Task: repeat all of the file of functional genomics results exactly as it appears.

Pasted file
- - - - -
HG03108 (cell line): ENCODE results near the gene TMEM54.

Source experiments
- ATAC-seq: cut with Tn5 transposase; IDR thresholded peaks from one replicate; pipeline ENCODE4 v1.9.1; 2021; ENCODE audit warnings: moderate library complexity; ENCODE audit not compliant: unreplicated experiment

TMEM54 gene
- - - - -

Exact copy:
HG03108 (cell line): ENCODE results near the gene TMEM54.

Source experiments
- ATAC-seq: cut with Tn5 transposase; IDR thresholded peaks from one replicate; pipeline ENCODE4 v1.9.1; 2021; ENCODE audit warnings: moderate library complexity; ENCODE audit not compliant: unreplicated experiment

TMEM54 gene